I highly recommend Anne C. Heller’s biography, “Ayn Rand and the World She Made,” which gives an invigorating look into the ideas but is unsparing about Rand’s wretched personality. My review is up. The book is currently at no. 70 on Amazon.com.
By Kyle | November 1, 2009
If it weren’t for Seattle Seahawk Owen Schmitt defending a disappearing ideal, where would we be? More on the fall of men in my Sunday column.
By Kyle | April 7, 2009
Vermont has done the nation proud, becoming the first state to make the morally correct decision to legalize gay marriage the proper way, the way a democratic republic is supposed to institute changes in laws — through elected legislatures whose job is to govern the way they believe the people want them to. The governor of Vermont vetoed a gay marriage bill (using as cover the obviously specious argument that an economic downturn is no time for such distractions, as though people don’t get married in economic downturns — and as though attracting gay couples to your state to marry has no economic value). The legislature overturned the veto by a 2/3 supermajority. Who knew you could fit nearly 200 representatives and senators in Vermont, a state so teeny that we Massachusettsans kicked sand in its face on our way to Maine?
There is no good reason why gays should be deprived of the right to marry, gay relationships are not immoral, the Bible’s views on the matter are irrelevant given that book’s pro-genocide stance and other repugnant teachings, gay marriage does not pose some sort of threat to straight people (or the traditional family) and an increasing portion of the country realizes the time to legalize gay marriage has arrived. But it is vitally important that it not be imposed on citizens against their will by small groups of judges willfully misreading constitutions.
If I were gay I’d reward Vermont with my tourism dollars and have a big gay honeymoon there. And to gays across the nation looking forward to getting hitched in a state where the legality of same-sex marriage can’t be questioned, I say, Welcome to being caged up with the same person for the rest of your life, suckers!*
More from Gay Patriot.
*To the Missus–Just kidding! Mwah.
By Kyle | April 1, 2009
A very interesting blog by an economics professor named Scott Sumner relays this point from Cato’s Will Wilkinson about why people (liberal people, by which I mean statists) can’t think rationally about economics. Our brains didn’t evolve in a way conducive to understanding a non-zero-sum-game. In other words, we’re hard-wired to think that if you are getting richer, it is somehow costing me. Hating the rich was once rational. That primal feeling remains, for some. The Democratic party should give credit where it is due for the foundations of their economic philosophy: to Fred Flintstone.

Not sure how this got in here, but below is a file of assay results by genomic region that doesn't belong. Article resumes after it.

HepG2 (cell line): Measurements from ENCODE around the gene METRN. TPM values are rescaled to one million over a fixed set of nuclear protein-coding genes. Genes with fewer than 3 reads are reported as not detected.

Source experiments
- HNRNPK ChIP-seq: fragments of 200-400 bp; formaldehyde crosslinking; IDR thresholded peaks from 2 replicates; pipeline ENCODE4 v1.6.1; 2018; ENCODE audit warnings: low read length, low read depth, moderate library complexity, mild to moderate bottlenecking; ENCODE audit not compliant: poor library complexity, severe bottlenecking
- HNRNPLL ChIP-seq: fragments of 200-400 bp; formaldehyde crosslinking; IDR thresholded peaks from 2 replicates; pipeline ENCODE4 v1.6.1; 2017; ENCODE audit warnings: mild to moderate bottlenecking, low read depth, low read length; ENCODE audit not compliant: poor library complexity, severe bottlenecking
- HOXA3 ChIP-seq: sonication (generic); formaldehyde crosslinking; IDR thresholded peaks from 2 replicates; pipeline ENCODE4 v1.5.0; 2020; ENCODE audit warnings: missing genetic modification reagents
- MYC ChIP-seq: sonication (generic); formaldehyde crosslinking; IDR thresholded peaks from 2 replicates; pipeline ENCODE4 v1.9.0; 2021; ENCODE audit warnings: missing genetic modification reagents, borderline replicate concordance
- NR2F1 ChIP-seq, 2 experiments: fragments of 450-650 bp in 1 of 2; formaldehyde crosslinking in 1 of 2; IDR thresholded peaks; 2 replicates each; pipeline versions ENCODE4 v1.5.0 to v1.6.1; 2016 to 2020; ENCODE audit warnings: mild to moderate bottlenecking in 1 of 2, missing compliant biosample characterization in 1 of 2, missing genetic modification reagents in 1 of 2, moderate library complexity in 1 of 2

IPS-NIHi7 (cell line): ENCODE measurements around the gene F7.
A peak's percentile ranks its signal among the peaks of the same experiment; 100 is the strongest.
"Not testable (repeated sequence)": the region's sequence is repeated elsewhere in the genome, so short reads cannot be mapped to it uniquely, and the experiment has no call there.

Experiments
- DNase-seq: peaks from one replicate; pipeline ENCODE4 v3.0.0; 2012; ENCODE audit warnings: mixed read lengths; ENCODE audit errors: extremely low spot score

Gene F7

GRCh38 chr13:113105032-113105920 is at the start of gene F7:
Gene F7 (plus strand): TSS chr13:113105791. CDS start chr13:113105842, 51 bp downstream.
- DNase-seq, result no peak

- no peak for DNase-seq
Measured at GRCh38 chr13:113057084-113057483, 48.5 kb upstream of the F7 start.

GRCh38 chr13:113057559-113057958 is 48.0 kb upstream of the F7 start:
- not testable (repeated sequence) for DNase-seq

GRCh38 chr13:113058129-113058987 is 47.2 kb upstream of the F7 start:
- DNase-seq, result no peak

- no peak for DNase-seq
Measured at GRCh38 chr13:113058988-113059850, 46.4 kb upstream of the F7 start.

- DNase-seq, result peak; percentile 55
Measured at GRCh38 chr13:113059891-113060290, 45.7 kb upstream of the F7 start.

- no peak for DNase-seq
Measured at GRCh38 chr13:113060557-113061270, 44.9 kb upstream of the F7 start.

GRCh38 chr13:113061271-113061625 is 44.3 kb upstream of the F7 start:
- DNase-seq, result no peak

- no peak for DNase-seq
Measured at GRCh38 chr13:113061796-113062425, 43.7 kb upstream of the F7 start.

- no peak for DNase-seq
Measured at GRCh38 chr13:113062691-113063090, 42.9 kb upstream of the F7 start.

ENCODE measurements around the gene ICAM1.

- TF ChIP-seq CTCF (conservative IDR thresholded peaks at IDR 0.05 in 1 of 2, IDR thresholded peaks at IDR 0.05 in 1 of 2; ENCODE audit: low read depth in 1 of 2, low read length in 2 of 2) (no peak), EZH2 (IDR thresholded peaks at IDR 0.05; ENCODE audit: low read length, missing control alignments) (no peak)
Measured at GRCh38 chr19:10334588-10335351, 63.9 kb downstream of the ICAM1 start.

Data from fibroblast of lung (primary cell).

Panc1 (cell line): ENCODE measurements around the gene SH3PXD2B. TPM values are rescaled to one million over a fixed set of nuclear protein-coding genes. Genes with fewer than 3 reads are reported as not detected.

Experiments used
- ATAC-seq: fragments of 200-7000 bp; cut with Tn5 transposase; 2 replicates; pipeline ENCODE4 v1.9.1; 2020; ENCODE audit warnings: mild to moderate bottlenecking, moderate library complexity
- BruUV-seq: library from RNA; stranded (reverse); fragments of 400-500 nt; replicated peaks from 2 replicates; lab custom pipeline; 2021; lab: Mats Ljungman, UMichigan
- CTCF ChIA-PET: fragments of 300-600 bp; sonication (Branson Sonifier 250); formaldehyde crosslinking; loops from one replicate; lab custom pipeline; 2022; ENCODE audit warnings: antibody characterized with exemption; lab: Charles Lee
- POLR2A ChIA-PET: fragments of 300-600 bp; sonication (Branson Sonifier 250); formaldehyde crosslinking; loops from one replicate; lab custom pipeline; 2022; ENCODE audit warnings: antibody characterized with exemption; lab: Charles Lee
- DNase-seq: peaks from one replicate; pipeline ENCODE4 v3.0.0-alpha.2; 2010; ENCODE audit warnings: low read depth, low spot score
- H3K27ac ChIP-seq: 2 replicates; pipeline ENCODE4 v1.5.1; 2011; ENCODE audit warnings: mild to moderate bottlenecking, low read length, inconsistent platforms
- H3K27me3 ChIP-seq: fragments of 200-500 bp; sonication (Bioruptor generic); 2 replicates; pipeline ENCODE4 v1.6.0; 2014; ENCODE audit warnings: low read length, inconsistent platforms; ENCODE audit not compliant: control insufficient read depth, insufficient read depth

Because of the social nature of hunting and gathering, the fact that food spoiled quickly, and the utter lack of privacy, the benefits of individual success in hunting and foraging could not be easily internalized by the individual, and were expected to be shared. The EEA [i.e. Stone Age] was for the most part a zero-sum world, where increases in total wealth through invention, investment, and extended economic exchange were totally unknown. More for you was less for me. Therefore, if anyone managed to acquire a great deal more than anyone else, that was pretty good evidence that theirs was a stash of ill-gotten gains . . . Our zero-sum mentality makes it hard for us to understand how trade and investment can increase the total amount of wealth. We are thus ill-equipped to easily understand our own economic system.
Sumner, by the way, calls himself a “right-wing liberal,” which sounds like a pretty nifty term.
By Kyle | April 1, 2009
It’s been rumored before but Lou has the scoop on how a handful of Hollywood conservatives think this is the moment to finally bring “Atlas Shrugged” to the screen. It’s never been buzzier and is said to have been selling more now than it ever has in its entire history. Lou (quoting my pal Steve Zeitchik at the Hollywood Reporter) says Angelina Jolie’s dithering has made producers turn an eye toward Julia Roberts (?), Charlize Theron (!) and Anne Hathaway (~) instead. Here’s an idea: Zack Snyder to direct. Or Brad Bird? Who says he can’t do live action?
By Kyle | March 29, 2009
In my Sunday column I point out that there’s nothing unseemly or immoral about wanting more — therefore, there is no such thing as greed. Now that the Obama administration is on record as stating that there should be more greed, maybe my viewpoint is catching on.
By Kyle | March 14, 2009
Says this Randian, in the Wall Street Journal today. Says Amazon.com: It’s the #41 best selling book at the moment.